“Turn everything off!” Martha orders, so whatever’s heard them will think they’re gone. Man, she’s seriously good at quick deductions — the power goes off, and the attack stops. “I saw it on a film,” Martha confesses, about submarines. Hee, I do love Martha’s generic knowledge playbook! But eek, they’ve got eight minutes of oxygen left.
The Macra, the Doctor explains to Pinstripe, used to be empire builders who kept human slaves and fed off gas. They’ve devolved now, “just beasts.” The Cat Nurse, who’s been trailing the Doctor, jumps in. “Nurse Hame!” he exclaims (recognizing her from “New Earth”). He hugs her but then pushes her away, remembering her part in a terrible conspiracy that victimized human clones. But she’s “sought forgiveness, under his guidance!” “Don’t you dare!” he shouts as she orders, “Transport!” and zips them out.
In the High Above City of New New York, the Doctor demands a word with the Senate about the millions trapped on the motorway below. Uh, they’re in the Senate: skeletons of departed legislators sit where they died. “The city died,” Hame says in anguish, twenty-four years ago. The “Bliss” mood started an airborne virus. “Everything perished, even the virus,” though it killed the world in seven minutes.
They had only enough time to seal off the Under City to stop the spread of disease, though they couldn’t muster resources to rescue them. It was the Face of Boe, who the Doctor recognizes with sadness, who plugged himself into the mainframe, giving his life force to keep the population until the hundred years of automatic quarantine ended.
Martha and her crew have two minutes left, with no hope in sight. “There’s always the Doctor,” Martha suggests. “Are you and him?” Cheen asks gently. Gah, it really drives home how aside from a few solo drivers, EVERYONE is in pairs in these vehicles. The Doctor and Martha, by contrast, are so alone. Sometimes she thinks he likes her. But “sometimes I think he just needs someone with him.” Poor Martha. She’s not wrong.
Martha starts to realize the extreme choice she made following the Doctor. She doesn’t really know who he is, because there’s so much he won’t say. Their only hope is a complete stranger? Trust me, Martha urges. They have their faith, their hymns; she has the Doctor. It’s wild, because Martha’s really creating her own emotional support, not from the Doctor, who can’t give that kind of sustainment, but from her own belief in the Doctor. She’s taking some big leaps of faith (as opposed to the Doctor’s literal ones).
The Doctor finds proof that Martha’s vehicle still survives. “Every switch on that bank up to maximum,” he instructs Hame. While he can’t power the city, all the city needs is people to recover. Eeek, Martha’s van gets Macra-Clawed! “Doctor,” the Face of Boe calls, but “Not now,” the Doctor says, intent on saving everyone. “Don’t you go dying on me, you big old face. You’ve got to see this. The open road!”
The metal casings sealing off the Under City begin to clack apart as the Doctor redirects the power. “By all the cats in the kingdom!” Brannigan exclaims: it’s the sun. The travelers the Doctor met in passing react joyfully, laughing at the rays of light spilling over their vehicles. Suddenly the Doctor appears on their screens, in place of Sally Calypso. “Everyone drive up!” he urges them joyfully, so they can clear the fast lane.
The Doctor sets a flight path for Martha’s van, but as she’s traveling to him, the Face of Boe’s glass cracks. When she arrives, fearfully thinking a skeleton is the Doctor, he calls her to meet the Face of Boe, who (as Hame says tearfully) “gave his life to save the city.” The Doctor tells Boe he’s got, “plenty of life yet,” and “you’re not about to give up now!”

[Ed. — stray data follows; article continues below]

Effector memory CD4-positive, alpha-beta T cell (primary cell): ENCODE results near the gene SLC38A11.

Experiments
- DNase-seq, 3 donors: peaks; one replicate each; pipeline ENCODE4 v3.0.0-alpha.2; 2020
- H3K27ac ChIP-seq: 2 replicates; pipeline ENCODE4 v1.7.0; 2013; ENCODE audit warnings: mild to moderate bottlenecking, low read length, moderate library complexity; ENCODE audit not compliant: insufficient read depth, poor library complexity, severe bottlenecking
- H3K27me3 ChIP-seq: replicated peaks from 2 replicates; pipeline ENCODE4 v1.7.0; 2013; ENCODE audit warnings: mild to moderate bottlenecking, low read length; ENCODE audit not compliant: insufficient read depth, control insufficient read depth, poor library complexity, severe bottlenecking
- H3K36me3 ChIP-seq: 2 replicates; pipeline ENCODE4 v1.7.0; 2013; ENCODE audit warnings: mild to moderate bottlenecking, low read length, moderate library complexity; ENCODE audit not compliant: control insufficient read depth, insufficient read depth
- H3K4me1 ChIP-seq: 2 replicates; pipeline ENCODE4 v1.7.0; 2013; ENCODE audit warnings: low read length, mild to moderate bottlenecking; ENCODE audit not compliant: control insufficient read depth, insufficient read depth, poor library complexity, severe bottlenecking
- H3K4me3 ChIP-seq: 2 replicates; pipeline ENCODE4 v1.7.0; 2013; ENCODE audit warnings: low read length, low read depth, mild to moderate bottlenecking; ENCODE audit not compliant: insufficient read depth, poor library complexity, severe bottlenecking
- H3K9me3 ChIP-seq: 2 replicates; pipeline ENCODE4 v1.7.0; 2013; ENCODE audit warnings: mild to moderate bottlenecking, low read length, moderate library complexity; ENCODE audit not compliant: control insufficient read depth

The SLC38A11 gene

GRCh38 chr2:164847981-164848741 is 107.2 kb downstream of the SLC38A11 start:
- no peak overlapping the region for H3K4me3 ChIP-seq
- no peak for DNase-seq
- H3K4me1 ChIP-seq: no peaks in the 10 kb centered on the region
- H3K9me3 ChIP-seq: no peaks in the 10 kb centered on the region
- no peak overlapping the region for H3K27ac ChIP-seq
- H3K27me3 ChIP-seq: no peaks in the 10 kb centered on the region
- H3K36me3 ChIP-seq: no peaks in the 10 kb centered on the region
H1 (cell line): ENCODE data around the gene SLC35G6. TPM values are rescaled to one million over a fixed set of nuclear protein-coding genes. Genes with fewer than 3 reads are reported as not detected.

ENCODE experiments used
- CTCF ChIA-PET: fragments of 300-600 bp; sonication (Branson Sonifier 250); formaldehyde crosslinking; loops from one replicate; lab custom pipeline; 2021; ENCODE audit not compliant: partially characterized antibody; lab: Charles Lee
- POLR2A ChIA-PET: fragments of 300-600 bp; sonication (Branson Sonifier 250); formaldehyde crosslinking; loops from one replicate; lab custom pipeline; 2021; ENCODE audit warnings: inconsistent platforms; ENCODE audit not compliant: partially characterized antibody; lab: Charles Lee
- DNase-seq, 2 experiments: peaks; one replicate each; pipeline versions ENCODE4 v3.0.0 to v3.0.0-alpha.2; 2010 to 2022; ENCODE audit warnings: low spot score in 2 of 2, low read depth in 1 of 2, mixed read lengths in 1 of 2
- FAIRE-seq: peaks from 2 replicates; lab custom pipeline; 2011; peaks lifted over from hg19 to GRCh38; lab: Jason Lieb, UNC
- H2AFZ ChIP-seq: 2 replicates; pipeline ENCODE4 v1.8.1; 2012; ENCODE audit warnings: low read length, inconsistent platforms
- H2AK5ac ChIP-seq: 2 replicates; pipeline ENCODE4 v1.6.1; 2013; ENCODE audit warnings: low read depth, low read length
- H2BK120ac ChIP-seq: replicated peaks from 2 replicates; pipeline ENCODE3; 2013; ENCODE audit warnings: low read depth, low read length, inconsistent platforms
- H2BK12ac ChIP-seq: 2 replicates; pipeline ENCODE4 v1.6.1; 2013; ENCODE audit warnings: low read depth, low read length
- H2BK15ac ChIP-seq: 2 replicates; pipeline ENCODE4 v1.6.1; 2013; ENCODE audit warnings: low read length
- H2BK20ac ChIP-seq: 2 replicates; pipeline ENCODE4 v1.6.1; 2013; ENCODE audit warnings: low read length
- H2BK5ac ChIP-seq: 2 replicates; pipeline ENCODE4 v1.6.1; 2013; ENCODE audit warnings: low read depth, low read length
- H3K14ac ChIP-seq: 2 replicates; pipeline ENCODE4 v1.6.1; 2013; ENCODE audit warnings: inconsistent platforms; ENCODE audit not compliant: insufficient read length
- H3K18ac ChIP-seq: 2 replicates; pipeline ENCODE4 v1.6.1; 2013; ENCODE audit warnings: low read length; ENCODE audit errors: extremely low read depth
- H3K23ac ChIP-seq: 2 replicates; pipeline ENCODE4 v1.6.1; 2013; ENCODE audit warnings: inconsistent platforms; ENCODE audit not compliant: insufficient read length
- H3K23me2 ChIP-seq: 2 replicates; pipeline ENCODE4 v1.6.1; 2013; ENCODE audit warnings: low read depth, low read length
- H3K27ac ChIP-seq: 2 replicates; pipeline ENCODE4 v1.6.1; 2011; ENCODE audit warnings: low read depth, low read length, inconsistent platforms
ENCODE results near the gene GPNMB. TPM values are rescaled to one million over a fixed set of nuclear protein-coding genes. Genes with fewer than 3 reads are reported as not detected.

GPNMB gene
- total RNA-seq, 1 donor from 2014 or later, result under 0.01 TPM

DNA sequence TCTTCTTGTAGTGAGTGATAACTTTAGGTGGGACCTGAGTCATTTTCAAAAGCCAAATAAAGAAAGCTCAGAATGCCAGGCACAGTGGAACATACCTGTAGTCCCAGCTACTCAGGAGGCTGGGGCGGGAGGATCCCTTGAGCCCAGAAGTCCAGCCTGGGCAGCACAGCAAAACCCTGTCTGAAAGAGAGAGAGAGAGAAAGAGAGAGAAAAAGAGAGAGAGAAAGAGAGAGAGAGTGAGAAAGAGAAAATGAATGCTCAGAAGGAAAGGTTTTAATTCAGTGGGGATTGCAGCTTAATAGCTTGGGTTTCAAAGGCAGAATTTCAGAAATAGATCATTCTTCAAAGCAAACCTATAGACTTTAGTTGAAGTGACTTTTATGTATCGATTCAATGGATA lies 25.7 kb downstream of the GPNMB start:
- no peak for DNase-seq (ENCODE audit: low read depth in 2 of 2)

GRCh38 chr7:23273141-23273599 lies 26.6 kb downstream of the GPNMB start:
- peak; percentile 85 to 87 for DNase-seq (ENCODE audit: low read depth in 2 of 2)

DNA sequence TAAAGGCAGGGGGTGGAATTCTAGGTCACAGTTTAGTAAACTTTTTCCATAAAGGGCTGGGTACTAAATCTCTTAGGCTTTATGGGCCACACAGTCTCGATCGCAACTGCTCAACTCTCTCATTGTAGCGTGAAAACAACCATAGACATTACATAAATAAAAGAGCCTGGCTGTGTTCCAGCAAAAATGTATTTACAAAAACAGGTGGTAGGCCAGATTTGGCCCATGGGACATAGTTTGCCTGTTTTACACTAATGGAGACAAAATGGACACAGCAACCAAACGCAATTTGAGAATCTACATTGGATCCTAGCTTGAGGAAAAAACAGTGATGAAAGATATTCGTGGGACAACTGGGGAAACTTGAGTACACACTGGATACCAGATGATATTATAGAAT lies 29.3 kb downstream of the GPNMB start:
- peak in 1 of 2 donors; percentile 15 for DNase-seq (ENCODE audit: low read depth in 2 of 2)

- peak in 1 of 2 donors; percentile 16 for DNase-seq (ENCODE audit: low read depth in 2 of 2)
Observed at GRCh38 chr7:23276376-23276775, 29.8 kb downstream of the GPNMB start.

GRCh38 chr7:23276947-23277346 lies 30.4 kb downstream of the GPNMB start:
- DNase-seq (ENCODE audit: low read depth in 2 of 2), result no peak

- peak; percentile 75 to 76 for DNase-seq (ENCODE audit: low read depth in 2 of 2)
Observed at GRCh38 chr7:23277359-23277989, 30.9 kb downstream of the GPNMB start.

Hame mentions the legend saying the Face of Boe will speak his last secret to a traveler. “Don’t. There’s no need for that,” the Doctor says, in part warding off the moment of death, but also wanting more than anything to stave off losing someone who is the last of his kind, just as the Doctor is. “That’s why we have to survive,” he urges. “Both of us. Don’t go.” “I must,” Boe says. “But know this, Doctor. You are not alone.”
The Doctor and Martha return to Pharmacy City, where all the stalls are closed. Nurse Hame will help everyone reestablish the city, the Doctor says: “Just what every city needs. Cats in charge.” Skeins of yarn all around! Did the Face of Boe mean the Doctor’s no longer alone “because you’ve got me?” Martha asks hopefully. “I don’t think so. Sorry,” the Doctor answers right back, and man, man. It’s a stark contrast to the comfort he took (as Nine, as Ten) in Rose always reminding him he had her.
What did it mean, then? “Doesn’t matter,” the Doctor says, brushing off Martha, saying, “Off we go.” She sits in a chair, stubbornly refusing to move until he tells her more. Sound floats down from the High Above: all the passengers are singing a hymn. Finally the Doctor confesses he lied to her, because he liked to pretend the others were still alive. But he’s the last of the Time Lords, and no matter what the Face of Boe said, he’s all alone. He mentions the last Time War, the Daleks, the family and friends he lost.
While above them singing continues, the Doctor remembers his planet’s landscape: “When the autumn came, the breeze would blow through the branches like a song.” Ah, it’s fantastic, not just in developing Martha and the Doctor’s relationship, but also in beginning to unfold how much the Doctor suffers. The poignant descriptions of Gallifrey, how lovely the Doctor remembers it to be, drives home all that he’s lost, all he can never return to, even as New Earth begins a new age with their own joyful songs.
Wow, excellent episode, so emotional! The hints of back story are fabulous! *rolls around in them* I appreciated the Doctor admitting he lied, realizing he’s playing with Martha, even if it’s because of the pain he carries as the last of his kind. It’s a terrific development, and I’m so relieved to see it, really. Though I quite liked Ten last season, I didn’t feel like he really got a character arc showing substantial change (unlike Nine, who changed amazingly in one series, boy howdy). But now we’re really seeing the Doctor’s flaws, his faults, and the ache inside him that he brings to every relationship with a companion, and that he brings to every planet he tries to save.
Awhoo aheee woohooo awhoo! Join me Sunday when I recap our all-new Doctor Who episode! And then next week, I’ll continue our past-series recaps. From now on I’ll only recap two past-series DW eps so I can keep up with Series 7. Join me for all of it, won’t you?